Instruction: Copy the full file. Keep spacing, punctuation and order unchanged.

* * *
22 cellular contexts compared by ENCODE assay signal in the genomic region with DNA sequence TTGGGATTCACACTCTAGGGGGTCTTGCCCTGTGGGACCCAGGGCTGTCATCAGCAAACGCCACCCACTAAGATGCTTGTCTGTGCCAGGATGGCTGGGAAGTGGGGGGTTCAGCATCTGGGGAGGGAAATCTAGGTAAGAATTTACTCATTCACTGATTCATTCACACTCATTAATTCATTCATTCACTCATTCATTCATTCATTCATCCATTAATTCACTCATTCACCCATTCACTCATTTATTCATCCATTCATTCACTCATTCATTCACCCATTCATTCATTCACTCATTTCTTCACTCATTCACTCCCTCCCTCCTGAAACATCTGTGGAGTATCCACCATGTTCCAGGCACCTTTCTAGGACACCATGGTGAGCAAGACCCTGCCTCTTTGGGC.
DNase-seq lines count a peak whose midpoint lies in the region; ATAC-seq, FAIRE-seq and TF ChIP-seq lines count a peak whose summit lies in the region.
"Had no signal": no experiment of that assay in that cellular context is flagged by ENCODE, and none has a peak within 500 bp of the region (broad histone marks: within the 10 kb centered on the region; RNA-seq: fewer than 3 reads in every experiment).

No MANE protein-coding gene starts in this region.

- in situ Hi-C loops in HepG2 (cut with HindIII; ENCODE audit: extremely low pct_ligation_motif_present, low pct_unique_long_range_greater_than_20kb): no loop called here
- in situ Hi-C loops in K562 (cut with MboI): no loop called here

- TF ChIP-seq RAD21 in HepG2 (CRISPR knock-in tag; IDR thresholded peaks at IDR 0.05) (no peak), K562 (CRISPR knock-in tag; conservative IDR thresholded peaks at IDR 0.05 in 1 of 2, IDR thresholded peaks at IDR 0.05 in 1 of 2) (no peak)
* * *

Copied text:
22 cellular contexts compared by ENCODE assay signal in the genomic region with DNA sequence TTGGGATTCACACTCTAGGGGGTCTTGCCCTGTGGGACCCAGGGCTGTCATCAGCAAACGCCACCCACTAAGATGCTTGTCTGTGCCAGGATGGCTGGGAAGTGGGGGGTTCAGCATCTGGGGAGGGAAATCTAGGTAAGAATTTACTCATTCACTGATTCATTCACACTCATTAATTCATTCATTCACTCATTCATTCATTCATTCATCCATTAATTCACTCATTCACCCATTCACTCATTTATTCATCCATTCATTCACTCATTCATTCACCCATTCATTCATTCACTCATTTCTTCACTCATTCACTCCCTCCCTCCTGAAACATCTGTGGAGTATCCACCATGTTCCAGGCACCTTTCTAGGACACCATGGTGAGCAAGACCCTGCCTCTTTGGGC.
DNase-seq lines count a peak whose midpoint lies in the region; ATAC-seq, FAIRE-seq and TF ChIP-seq lines count a peak whose summit lies in the region.
"Had no signal": no experiment of that assay in that cellular context is flagged by ENCODE, and none has a peak within 500 bp of the region (broad histone marks: within the 10 kb centered on the region; RNA-seq: fewer than 3 reads in every experiment).

No MANE protein-coding gene starts in this region.

- in situ Hi-C loops in HepG2 (cut with HindIII; ENCODE audit: extremely low pct_ligation_motif_present, low pct_unique_long_range_greater_than_20kb): no loop called here
- in situ Hi-C loops in K562 (cut with MboI): no loop called here

- TF ChIP-seq RAD21 in HepG2 (CRISPR knock-in tag; IDR thresholded peaks at IDR 0.05) (no peak), K562 (CRISPR knock-in tag; conservative IDR thresholded peaks at IDR 0.05 in 1 of 2, IDR thresholded peaks at IDR 0.05 in 1 of 2) (no peak)